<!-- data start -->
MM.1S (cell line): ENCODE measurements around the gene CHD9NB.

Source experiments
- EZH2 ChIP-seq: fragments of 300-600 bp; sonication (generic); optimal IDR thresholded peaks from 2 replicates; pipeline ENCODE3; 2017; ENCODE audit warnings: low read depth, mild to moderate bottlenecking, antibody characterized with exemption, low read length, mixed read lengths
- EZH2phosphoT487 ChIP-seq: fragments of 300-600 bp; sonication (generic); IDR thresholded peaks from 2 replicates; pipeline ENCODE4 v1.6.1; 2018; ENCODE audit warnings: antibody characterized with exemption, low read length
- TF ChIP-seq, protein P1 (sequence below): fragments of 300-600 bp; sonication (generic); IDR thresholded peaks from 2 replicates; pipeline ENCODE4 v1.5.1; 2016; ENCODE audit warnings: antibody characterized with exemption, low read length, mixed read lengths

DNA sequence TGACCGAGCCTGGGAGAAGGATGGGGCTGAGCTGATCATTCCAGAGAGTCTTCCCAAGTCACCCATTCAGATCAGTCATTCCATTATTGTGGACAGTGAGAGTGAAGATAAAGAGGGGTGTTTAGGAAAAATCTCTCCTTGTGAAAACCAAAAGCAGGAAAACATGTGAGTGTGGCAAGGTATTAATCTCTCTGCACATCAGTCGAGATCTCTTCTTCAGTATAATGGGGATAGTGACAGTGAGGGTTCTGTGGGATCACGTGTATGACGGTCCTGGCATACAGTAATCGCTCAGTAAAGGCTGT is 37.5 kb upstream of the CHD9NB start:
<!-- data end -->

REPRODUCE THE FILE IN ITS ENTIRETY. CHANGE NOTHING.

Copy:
MM.1S (cell line): ENCODE measurements around the gene CHD9NB.

Source experiments
- EZH2 ChIP-seq: fragments of 300-600 bp; sonication (generic); optimal IDR thresholded peaks from 2 replicates; pipeline ENCODE3; 2017; ENCODE audit warnings: low read depth, mild to moderate bottlenecking, antibody characterized with exemption, low read length, mixed read lengths
- EZH2phosphoT487 ChIP-seq: fragments of 300-600 bp; sonication (generic); IDR thresholded peaks from 2 replicates; pipeline ENCODE4 v1.6.1; 2018; ENCODE audit warnings: antibody characterized with exemption, low read length
- TF ChIP-seq, protein P1 (sequence below): fragments of 300-600 bp; sonication (generic); IDR thresholded peaks from 2 replicates; pipeline ENCODE4 v1.5.1; 2016; ENCODE audit warnings: antibody characterized with exemption, low read length, mixed read lengths

DNA sequence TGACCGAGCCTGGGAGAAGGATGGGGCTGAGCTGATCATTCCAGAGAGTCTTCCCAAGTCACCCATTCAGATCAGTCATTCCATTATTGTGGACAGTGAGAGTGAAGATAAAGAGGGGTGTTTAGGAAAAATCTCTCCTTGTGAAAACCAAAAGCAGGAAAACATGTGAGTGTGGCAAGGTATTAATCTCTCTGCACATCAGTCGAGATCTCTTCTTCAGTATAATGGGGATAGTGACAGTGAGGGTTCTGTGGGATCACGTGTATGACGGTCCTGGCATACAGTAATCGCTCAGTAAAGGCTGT is 37.5 kb upstream of the CHD9NB start: